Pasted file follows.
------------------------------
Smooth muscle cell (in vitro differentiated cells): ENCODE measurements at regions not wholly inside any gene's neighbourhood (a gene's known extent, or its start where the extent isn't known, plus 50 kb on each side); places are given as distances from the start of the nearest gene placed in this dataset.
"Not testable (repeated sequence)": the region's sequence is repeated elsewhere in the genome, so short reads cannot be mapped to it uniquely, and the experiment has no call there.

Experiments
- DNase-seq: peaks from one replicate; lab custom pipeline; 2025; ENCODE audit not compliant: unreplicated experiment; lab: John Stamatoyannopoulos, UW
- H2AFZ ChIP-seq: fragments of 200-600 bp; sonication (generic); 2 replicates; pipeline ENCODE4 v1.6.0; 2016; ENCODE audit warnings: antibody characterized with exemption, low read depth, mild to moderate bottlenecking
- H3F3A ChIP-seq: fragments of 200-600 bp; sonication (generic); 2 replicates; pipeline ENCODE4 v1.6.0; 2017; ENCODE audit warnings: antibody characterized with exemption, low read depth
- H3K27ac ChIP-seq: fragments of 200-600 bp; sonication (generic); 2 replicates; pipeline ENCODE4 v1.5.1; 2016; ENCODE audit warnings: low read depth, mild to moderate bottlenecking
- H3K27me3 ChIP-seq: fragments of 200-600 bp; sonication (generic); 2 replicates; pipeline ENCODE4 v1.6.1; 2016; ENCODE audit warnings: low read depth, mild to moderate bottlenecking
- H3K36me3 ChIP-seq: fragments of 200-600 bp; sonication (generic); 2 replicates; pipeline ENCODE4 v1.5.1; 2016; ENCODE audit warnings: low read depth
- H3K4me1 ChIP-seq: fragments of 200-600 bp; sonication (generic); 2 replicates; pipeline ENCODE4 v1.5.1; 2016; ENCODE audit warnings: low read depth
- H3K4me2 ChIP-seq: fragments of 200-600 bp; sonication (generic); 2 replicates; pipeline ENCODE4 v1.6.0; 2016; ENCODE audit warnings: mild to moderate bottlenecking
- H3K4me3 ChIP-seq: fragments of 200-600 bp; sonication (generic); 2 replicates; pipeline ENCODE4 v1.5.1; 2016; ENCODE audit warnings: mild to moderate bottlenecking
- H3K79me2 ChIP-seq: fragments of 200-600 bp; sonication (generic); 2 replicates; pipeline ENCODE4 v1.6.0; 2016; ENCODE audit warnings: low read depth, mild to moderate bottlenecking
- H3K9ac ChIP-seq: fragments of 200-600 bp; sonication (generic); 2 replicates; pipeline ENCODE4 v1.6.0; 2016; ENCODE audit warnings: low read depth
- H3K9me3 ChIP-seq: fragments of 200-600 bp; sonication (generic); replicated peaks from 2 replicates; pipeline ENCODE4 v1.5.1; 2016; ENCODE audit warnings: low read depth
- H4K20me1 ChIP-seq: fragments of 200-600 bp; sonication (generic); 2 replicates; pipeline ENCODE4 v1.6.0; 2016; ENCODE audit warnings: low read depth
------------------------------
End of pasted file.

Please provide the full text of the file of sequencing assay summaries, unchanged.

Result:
Smooth muscle cell (in vitro differentiated cells): ENCODE measurements at regions not wholly inside any gene's neighbourhood (a gene's known extent, or its start where the extent isn't known, plus 50 kb on each side); places are given as distances from the start of the nearest gene placed in this dataset.
"Not testable (repeated sequence)": the region's sequence is repeated elsewhere in the genome, so short reads cannot be mapped to it uniquely, and the experiment has no call there.

Experiments
- DNase-seq: peaks from one replicate; lab custom pipeline; 2025; ENCODE audit not compliant: unreplicated experiment; lab: John Stamatoyannopoulos, UW
- H2AFZ ChIP-seq: fragments of 200-600 bp; sonication (generic); 2 replicates; pipeline ENCODE4 v1.6.0; 2016; ENCODE audit warnings: antibody characterized with exemption, low read depth, mild to moderate bottlenecking
- H3F3A ChIP-seq: fragments of 200-600 bp; sonication (generic); 2 replicates; pipeline ENCODE4 v1.6.0; 2017; ENCODE audit warnings: antibody characterized with exemption, low read depth
- H3K27ac ChIP-seq: fragments of 200-600 bp; sonication (generic); 2 replicates; pipeline ENCODE4 v1.5.1; 2016; ENCODE audit warnings: low read depth, mild to moderate bottlenecking
- H3K27me3 ChIP-seq: fragments of 200-600 bp; sonication (generic); 2 replicates; pipeline ENCODE4 v1.6.1; 2016; ENCODE audit warnings: low read depth, mild to moderate bottlenecking
- H3K36me3 ChIP-seq: fragments of 200-600 bp; sonication (generic); 2 replicates; pipeline ENCODE4 v1.5.1; 2016; ENCODE audit warnings: low read depth
- H3K4me1 ChIP-seq: fragments of 200-600 bp; sonication (generic); 2 replicates; pipeline ENCODE4 v1.5.1; 2016; ENCODE audit warnings: low read depth
- H3K4me2 ChIP-seq: fragments of 200-600 bp; sonication (generic); 2 replicates; pipeline ENCODE4 v1.6.0; 2016; ENCODE audit warnings: mild to moderate bottlenecking
- H3K4me3 ChIP-seq: fragments of 200-600 bp; sonication (generic); 2 replicates; pipeline ENCODE4 v1.5.1; 2016; ENCODE audit warnings: mild to moderate bottlenecking
- H3K79me2 ChIP-seq: fragments of 200-600 bp; sonication (generic); 2 replicates; pipeline ENCODE4 v1.6.0; 2016; ENCODE audit warnings: low read depth, mild to moderate bottlenecking
- H3K9ac ChIP-seq: fragments of 200-600 bp; sonication (generic); 2 replicates; pipeline ENCODE4 v1.6.0; 2016; ENCODE audit warnings: low read depth
- H3K9me3 ChIP-seq: fragments of 200-600 bp; sonication (generic); replicated peaks from 2 replicates; pipeline ENCODE4 v1.5.1; 2016; ENCODE audit warnings: low read depth
- H4K20me1 ChIP-seq: fragments of 200-600 bp; sonication (generic); 2 replicates; pipeline ENCODE4 v1.6.0; 2016; ENCODE audit warnings: low read depth